You could visit the baby elephants during a large group event in the morning, amidst dozens and dozens of other visitors. Or you could book a private visit and have the elephants all to yourself. Not that we need to twist your arm or anything...

Dozens of visitors at a wildlife refuge surround and observe four orphaned baby elephants playing in brick-red dirt. In the right picture amidst brick-red dirt, a young woman in overalls enjoys a private, hands-on visit with orphaned elephants.
Seeing elephants at the Sheldrick Wildlife Trust Orphanage during the 11 a.m. visit can get very crowded (left) compared with a private visit of the orphanage at 3 p.m. No crowds! © Extraordinary Journeys

We’re convinced there’s no better way to get total privacy—and often exclusive access to hard-to-reach-locations—than via helicopter.

two men sit below a canyon wall in a dry riverbed having a picnic; their helicopter sits in the background, mid-riverbed
The ultimate in privacy is getting a helicopter and having breakfast where no roads can get to! © Extraordinary Journeys

5. Are there similar, lesser-known places you could visit? Or alternate routes?

Sure. It may not be quite as spectacular as your original plans, but are you thinking in terms of the entire experience? Choosing a different destination altogether or opting to get there by another route can make a huge difference in your experience of the places you visit.

We love sending our clients to far-flung places (almost) nobody else has heard of. EJ Co-founder Marcia had one of the most authentic cultural experiences of her life in Ethiopia because she was willing to go off the beaten path. Most travelers don’t go deep enough or far enough.

an older caucsasian woman with her face painted sits amidst local Ethiopians who wear intricate beaded necklaces
Marcia on a cultural visit to Ethiopia’s remote Omo Valley © Extraordinary Journeys

Machu Picchu is absolutely incredible. Just know that no matter how much you will it, it will never be yours to explore alone. It’s incredibly difficult to carve out moments to enjoy the views completely solo.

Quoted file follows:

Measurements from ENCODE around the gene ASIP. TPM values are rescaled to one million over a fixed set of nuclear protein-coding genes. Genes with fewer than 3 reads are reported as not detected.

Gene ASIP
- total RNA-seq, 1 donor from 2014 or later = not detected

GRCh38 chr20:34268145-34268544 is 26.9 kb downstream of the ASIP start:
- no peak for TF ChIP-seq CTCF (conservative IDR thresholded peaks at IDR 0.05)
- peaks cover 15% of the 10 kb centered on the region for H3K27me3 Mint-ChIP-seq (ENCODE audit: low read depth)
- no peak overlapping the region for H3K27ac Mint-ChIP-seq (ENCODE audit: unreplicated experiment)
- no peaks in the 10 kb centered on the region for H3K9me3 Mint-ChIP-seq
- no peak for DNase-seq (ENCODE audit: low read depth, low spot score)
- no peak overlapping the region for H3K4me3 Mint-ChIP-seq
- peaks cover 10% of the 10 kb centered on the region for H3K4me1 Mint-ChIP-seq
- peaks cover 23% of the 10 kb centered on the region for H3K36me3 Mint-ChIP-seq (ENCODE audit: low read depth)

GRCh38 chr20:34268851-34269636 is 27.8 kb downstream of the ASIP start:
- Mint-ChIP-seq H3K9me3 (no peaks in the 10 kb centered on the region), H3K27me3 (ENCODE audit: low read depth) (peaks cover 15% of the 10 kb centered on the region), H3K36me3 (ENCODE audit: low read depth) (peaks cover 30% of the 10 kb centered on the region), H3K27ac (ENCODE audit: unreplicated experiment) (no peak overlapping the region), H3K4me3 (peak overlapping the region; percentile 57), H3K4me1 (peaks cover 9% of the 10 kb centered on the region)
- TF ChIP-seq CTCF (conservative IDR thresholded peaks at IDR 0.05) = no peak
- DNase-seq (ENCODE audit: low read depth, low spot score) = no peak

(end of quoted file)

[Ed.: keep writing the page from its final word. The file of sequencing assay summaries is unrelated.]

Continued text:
an aerial view of the jagged peaks surrounding Machu Picchu, as well as the ruins themselves, is lush and stunning
Machu Picchu during the off-season in November © Extraordinary Journeys

If these gorgeous ruins are a must-see for you, EJ Co-Founder Elizabeth Gordon thinks the perfect experience is a day in Machu Picchu plus a hike to more remote and spiritual areas.

Instead of hiking the Inca Trail, why not trek to a more remote, less-known ruin such as Choquequirao?

ancient hillside ruins with grassy terraces are tucked into the Peruvian jungle
Choquequirao is a lesser-known ruin that is a 2- to 4-day hike away. © Enigma

Choosing such a remote destination isn’t for everyone, so we make a point to offer great alternatives to even the most well-known and overtouristed areas.

In Cape Town, the panoramic views from the top of Table Mountain are undeniably spectacular but the lines are a real drag during peak season.

before a lush green mesa under a sunny sky, countless visitors wait in line for entrance to the cable car up Table Mountain
The line for the cable car up Table Mountain ©New Frontiers

Our favorite recommendation? Our guides can help you hike to the top along paths that few people use. Or take in the views via helicopter instead.


EJ Sales Director & Safari Specialist Jamie flies over Table Mountain via helicopter, or favorite alternative to standing in line © Extraordinary Journeys

And if you dream of exploring the Galápagos Islands, consider a cruise instead of a land-based tour! You’ll see far fewer people—and have unparalleled access to marine wildlife!

Recap: 5 Questions to (Almost) Outsmart Overtourism

Overtourism is a complicated issue. But it can be surprisingly easy to mitigate your contribution to it, even if your travel plans include over-touristed destinations. Ask yourself the following questions to discover ways around the problem. And remember, we’re here to help!

  1. What is your main goal or motivation for traveling?
  2. Is a visit to that particular spot even worth it to you?
  3. Can you travel outside of peak season?
  4. Can you make it private?
  5. Are there similar, lesser-known places you could visit? Or alternate routes?

We Can Help

Concerned about overtourism but ready to start planning your own incredible adventure? We’ll help you navigate that. We make the process stress-free and enjoyable. Call or email us today to explore your best options for a far-flung holiday you’ll never forget!

Then, start packing that suitcase because we’ve got all the details covered.

CONNECT with your personal travel expert.

Have you started planning your safari on your own? Are you totally overwhelmed with all the information out there? Let us help you cut through all the conflicting information online and start planning a safari that is completely tailored to you. Get in touch with us and we can discuss your travel passions and help you begin the planning process for your dream safari.

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Elizabeth Gordon